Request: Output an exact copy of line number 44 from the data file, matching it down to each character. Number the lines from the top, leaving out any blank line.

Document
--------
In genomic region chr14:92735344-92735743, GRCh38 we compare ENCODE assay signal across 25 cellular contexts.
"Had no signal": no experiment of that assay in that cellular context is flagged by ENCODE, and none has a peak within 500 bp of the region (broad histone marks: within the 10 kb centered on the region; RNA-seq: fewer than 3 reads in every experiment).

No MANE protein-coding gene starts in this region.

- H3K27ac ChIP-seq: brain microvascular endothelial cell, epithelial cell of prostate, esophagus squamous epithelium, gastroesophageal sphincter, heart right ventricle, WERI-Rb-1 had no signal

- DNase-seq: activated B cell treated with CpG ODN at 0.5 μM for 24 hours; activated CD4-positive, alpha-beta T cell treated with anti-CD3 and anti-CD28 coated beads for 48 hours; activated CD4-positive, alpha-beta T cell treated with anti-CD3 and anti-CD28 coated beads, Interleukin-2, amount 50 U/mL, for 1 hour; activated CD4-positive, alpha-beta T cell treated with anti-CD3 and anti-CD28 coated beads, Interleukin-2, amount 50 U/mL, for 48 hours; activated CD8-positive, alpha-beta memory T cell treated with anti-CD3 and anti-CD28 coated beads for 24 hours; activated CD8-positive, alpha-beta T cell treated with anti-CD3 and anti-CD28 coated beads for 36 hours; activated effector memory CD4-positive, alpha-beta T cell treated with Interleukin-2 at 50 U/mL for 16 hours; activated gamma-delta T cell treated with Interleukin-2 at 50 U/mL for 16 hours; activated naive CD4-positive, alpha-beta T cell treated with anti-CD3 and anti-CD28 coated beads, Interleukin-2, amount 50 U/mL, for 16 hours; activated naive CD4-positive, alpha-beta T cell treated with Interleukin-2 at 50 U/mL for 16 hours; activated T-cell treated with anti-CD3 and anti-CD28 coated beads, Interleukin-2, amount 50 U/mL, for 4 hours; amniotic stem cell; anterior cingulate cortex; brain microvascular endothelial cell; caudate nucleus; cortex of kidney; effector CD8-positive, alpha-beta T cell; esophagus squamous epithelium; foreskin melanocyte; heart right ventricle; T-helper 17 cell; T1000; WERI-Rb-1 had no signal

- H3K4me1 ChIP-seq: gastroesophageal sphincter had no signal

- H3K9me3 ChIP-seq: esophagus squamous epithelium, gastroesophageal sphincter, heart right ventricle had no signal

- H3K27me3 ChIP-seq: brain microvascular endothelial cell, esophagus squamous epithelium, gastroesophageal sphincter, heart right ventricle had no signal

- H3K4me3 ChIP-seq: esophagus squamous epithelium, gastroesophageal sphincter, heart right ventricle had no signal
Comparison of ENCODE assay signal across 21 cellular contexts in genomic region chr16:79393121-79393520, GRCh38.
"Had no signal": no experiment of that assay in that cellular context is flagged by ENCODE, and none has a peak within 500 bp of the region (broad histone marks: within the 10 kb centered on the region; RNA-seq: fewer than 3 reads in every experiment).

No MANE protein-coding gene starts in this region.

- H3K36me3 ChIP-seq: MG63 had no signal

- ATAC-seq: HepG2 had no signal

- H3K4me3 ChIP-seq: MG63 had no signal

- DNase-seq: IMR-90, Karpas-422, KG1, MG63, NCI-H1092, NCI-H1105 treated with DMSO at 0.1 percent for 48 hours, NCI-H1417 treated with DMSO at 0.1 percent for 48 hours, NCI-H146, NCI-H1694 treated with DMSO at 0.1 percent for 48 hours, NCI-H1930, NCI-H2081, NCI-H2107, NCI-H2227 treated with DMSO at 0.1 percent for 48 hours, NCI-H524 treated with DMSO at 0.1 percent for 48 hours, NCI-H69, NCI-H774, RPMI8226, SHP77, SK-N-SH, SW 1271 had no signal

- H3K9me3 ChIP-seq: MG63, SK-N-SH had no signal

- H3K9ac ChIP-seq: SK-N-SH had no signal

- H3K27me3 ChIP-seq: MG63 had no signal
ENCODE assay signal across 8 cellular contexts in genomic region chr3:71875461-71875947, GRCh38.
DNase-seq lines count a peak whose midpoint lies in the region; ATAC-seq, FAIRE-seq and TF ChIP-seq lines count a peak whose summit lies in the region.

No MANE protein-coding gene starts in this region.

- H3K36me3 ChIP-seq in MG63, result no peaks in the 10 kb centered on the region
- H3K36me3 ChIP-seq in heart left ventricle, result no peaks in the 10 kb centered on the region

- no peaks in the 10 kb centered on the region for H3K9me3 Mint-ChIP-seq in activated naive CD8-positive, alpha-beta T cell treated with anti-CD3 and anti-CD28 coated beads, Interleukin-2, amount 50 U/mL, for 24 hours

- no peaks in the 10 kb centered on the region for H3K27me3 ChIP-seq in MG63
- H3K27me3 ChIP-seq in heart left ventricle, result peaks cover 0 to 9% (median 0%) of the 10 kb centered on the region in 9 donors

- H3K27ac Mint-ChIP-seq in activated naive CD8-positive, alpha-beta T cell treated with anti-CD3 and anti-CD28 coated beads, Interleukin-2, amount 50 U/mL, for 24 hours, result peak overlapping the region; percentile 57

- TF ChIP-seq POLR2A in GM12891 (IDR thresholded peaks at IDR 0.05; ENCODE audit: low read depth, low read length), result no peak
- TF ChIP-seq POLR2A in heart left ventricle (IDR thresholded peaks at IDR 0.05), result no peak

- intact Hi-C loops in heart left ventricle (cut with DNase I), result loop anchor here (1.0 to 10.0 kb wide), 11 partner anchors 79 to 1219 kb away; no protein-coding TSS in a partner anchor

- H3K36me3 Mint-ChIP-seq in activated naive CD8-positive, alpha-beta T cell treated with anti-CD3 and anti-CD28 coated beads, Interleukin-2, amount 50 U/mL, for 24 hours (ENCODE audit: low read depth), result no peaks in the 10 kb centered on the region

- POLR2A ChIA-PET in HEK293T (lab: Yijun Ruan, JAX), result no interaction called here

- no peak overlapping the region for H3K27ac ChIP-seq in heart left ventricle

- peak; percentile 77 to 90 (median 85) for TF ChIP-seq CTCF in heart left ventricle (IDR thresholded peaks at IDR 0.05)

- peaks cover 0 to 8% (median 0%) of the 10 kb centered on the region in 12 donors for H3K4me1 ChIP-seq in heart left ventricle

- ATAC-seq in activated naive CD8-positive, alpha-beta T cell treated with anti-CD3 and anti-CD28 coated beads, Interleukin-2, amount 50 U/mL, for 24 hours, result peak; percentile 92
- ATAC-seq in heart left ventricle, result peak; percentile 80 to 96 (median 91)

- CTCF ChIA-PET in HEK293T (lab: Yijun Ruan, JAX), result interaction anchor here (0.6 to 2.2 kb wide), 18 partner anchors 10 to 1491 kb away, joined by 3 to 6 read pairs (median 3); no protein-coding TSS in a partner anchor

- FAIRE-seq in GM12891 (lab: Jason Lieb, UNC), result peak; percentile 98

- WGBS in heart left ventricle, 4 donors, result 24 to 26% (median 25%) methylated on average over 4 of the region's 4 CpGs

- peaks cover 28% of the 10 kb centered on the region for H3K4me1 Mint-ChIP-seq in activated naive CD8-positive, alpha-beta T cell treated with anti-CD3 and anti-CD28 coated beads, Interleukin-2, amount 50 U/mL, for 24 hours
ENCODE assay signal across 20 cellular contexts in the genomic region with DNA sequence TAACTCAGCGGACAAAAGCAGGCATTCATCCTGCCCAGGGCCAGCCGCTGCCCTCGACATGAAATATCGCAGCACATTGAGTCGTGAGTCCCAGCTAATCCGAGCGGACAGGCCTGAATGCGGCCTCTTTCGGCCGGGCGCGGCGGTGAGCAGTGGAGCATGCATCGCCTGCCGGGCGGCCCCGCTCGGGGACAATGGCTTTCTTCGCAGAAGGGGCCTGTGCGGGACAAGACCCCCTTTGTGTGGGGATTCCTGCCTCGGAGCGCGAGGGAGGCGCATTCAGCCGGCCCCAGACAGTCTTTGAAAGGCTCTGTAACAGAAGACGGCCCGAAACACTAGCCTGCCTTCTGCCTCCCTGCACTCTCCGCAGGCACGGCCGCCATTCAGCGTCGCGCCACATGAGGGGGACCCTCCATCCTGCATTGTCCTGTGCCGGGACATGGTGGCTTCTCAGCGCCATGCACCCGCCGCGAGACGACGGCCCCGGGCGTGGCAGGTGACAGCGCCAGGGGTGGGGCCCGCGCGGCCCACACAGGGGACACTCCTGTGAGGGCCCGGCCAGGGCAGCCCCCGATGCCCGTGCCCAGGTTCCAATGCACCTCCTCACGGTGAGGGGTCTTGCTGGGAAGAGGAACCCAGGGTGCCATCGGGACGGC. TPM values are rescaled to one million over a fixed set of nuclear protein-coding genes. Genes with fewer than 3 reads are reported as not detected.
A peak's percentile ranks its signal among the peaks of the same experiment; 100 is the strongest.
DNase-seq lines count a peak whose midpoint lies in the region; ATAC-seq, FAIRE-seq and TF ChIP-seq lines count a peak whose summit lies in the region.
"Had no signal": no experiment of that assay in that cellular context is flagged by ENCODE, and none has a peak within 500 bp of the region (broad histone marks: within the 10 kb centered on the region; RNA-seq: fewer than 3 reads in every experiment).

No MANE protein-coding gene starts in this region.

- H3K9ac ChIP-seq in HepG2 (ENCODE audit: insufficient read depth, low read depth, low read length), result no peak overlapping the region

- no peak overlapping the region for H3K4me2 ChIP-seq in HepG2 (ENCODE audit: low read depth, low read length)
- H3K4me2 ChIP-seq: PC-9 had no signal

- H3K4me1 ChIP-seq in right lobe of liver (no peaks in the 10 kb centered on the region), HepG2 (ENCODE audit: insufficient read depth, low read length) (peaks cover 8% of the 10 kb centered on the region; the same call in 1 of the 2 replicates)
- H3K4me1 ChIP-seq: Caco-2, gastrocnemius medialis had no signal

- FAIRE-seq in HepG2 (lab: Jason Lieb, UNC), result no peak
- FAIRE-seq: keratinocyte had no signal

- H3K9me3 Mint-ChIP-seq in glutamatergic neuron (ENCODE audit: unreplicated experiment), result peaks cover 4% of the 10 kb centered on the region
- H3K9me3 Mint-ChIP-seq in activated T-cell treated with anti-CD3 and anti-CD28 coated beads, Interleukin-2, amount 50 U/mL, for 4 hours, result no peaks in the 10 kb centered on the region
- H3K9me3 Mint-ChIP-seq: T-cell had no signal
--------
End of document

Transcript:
A peak's percentile ranks its signal among the peaks of the same experiment; 100 is the strongest.